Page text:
A girl goes nose-to-nose with a Neanderthal statue in Germany. Ancient DNA research is increasingly revealing the genetic links between modern humans and our extinct ancestors, including Neanderthals and the mysterious Denisovans.
Credit: Neanderthal Museum (Mettmann, Germany)
Mexicans and other Latin Americans have a higher risk of diabetes because of a Neanderthal gene mutation, researchers say.
These findings could uncover new targets for diabetes drugs, investigators added.
An international team of researchers focused on Type 2 diabetes, the most common form of the disease, accounting for 90 percent to 95 percent of diabetes cases in humans. In Type 2 diabetes, the body either does not generate enough insulin or its cells ignore the molecule. Insulin is a hormone the body needs in order to use sugar for energy.
The scientists investigated the genetic basis of Type 2 diabetes in Mexican and other Latin American populations, where the disease is roughly twice as common as it is in white, non-Hispanic populations in the United States. [Salud! 8 Ways Hispanic People Are Healthier]
The research team, known as the Slim Initiative in Genomic Medicine for the Americas (SIGMA) Type 2 Diabetes Consortium, performed the largest and most comprehensive genetic study to date of Type 2 diabetes in Mexican and Mexican-American populations. This involved analyzing the genomes of more than 8,200 Mexicans and other Latin Americans, including more than 3,800 people with Type 2 diabetes and more than 4,300 without the condition.
The investigators discovered a risk gene for Type 2 diabetes known as SLC16A11 that had gone undetected in previous research. People who carry the higher-risk mutation of the gene, which is active in the liver, are 25 percent more likely to have diabetes than those who lack the mutation, and people who inherited copies of this gene variant from both parents are 50 percent more likely to have diabetes.
The higher-risk version of this gene is seen in up to half of people who have recent Native American ancestry, including Latin Americans. The fact that this gene mutation is more common in Latin Americans could account for as much as 20 percent of their increased levels of Type 2 diabetes.
The researchers noted changing levels of the protein that the gene encodes could alter the amount of a specific type of fat, one that prior studies have linked to the risk of diabetes.
"What is most exciting to me, and has the greatest long-term implication, is a new clue about the biology of Type 2 diabetes,"study co-authorDavid Altshuler, professor of genetics and medicine at Massachusetts General Hospital and the Broad Institute, told LiveScience.
"If we can come to understand the biological function of SLC16A11, and how changing its sequence increases risk of Type 2 diabetes, then we may in the long run be able to develop improved prevention or treatment," Altshuler added.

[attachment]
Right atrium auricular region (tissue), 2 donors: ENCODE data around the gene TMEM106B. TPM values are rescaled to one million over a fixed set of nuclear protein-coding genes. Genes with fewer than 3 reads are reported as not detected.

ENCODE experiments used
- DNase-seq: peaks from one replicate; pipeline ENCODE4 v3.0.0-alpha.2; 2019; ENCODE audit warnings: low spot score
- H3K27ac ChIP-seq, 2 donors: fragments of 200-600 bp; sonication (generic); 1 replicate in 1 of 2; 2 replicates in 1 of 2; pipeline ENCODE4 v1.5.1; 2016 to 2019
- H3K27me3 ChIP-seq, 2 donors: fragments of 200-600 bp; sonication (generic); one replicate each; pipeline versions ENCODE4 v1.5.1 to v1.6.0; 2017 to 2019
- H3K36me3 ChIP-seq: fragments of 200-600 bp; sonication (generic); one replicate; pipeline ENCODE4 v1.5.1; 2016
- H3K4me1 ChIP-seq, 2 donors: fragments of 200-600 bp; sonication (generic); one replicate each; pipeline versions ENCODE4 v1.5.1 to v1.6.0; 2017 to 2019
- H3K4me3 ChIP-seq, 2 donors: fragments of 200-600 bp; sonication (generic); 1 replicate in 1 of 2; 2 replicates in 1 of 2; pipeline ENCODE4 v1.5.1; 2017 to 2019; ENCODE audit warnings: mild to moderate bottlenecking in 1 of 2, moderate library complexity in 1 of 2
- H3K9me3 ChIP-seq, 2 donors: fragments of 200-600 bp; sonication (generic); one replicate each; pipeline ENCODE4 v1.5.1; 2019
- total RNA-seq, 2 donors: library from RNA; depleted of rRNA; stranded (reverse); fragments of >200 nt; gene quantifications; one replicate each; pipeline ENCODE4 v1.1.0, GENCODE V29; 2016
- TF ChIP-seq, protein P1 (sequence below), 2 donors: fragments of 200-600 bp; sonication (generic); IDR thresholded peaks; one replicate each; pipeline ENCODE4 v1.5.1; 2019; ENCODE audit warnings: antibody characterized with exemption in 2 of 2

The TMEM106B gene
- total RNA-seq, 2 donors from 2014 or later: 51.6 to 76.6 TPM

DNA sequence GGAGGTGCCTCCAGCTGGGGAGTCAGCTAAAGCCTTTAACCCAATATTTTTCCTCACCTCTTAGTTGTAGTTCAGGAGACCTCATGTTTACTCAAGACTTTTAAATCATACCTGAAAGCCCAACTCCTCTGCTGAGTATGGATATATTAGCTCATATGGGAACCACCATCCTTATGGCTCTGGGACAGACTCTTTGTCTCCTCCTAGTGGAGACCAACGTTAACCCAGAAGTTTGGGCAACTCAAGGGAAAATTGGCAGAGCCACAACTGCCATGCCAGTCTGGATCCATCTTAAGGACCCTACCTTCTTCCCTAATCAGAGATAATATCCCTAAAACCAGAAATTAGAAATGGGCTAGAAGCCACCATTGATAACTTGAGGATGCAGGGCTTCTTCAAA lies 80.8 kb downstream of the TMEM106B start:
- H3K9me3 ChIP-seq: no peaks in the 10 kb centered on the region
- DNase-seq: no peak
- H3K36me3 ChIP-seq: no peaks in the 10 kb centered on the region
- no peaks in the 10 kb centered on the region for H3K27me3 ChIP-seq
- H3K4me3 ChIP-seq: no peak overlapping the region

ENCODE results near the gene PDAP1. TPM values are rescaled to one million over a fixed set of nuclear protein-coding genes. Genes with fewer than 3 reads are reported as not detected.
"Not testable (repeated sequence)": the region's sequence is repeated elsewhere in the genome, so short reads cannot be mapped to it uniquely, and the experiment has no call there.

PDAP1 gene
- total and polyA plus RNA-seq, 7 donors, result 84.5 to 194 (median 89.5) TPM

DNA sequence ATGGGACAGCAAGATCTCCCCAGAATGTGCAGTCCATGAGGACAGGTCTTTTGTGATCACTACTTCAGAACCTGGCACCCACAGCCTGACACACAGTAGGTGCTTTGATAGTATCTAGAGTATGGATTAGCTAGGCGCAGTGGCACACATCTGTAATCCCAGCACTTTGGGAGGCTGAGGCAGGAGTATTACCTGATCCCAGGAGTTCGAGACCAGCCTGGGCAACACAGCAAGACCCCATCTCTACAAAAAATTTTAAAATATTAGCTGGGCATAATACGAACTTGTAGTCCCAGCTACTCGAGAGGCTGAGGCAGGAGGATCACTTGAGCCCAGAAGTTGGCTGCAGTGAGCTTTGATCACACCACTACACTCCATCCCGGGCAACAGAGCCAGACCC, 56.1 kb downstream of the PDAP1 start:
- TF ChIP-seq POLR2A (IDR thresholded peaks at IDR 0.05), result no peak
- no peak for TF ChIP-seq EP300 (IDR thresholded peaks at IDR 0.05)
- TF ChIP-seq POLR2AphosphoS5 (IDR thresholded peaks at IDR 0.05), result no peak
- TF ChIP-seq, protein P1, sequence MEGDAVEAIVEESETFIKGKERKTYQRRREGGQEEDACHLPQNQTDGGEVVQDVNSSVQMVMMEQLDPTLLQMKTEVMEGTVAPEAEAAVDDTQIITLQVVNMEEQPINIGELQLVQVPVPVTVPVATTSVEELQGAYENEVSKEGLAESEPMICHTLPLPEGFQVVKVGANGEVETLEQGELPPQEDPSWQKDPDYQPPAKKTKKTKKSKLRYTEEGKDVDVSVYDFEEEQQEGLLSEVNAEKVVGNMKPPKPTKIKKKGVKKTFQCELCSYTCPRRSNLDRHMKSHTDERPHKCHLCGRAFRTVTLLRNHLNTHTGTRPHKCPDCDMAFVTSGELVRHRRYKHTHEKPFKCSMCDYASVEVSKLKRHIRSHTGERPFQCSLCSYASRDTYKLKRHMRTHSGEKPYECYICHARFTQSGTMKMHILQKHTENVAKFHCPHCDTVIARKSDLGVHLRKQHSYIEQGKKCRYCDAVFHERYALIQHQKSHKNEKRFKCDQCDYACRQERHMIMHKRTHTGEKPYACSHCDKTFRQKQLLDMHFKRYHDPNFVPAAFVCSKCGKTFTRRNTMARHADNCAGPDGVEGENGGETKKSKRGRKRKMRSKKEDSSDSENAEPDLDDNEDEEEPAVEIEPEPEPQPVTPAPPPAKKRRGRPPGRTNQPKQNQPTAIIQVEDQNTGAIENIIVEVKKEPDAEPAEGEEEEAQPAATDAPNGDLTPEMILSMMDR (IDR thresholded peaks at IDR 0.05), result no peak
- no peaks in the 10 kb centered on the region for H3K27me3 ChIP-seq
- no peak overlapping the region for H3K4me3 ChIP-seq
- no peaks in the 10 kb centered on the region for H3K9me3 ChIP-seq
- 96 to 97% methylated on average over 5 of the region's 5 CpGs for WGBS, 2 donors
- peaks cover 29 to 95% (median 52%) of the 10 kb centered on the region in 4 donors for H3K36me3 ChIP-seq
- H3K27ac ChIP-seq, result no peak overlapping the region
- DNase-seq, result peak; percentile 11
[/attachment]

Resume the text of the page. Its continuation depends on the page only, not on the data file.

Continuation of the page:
Roots of diabetes
Although this gene variant is common among people with recent Native American ancestry and is also found in about 20 percent of East Asians, only 2 percent of Europeans have it, and no known Africans carry SLC16A11. This pattern is somewhat unusual; modern humans arose in Africa, so nearly all common human genetic variants are found in African populations. [Top 10 Mysteries of the First Humans]
To uncover the roots of this odd pattern, the researchers investigated ancient human DNA and found the high-risk mutation of this gene was apparently inherited from Neanderthals, the closest extinct relatives of modern humans. Recent analysis of Neanderthal DNA revealed the ancestors of modern humans interbred with Neanderthals; the first high-quality genome sequence from a Neanderthal suggests about 1.5 percent to 2.1 percent of the DNA of modern humans living outside Africa is Neanderthal in origin. In contrast, Neanderthal DNA is much less common among modern Africans, matching these latest findings.
The scientists are now using their findings "to design new studies that aim to understand how this variant influences metabolism and disease," study co-authorTeresa Tusie-Luna, principal investigator at the National University of Mexico's Biomedical Research Institute, said in a statement.
These insights could "illuminate new pathways to target with drugs and a deeper understanding of the disease," study co-author José Florez, from the Broad Institute and Harvard Medical School, said in a statement.
The researchers cautioned that Type 2 diabetes is a complex disease influenced by multiple genes and by environment and behavior. "Our finding is only one piece in a large and complex puzzle," Altshuler said. "Any clinical translation of this finding will take many years. It is still in the research phase, and any health benefits will take time."
The scientists detailed their findings online Dec. 25 in the journal Nature.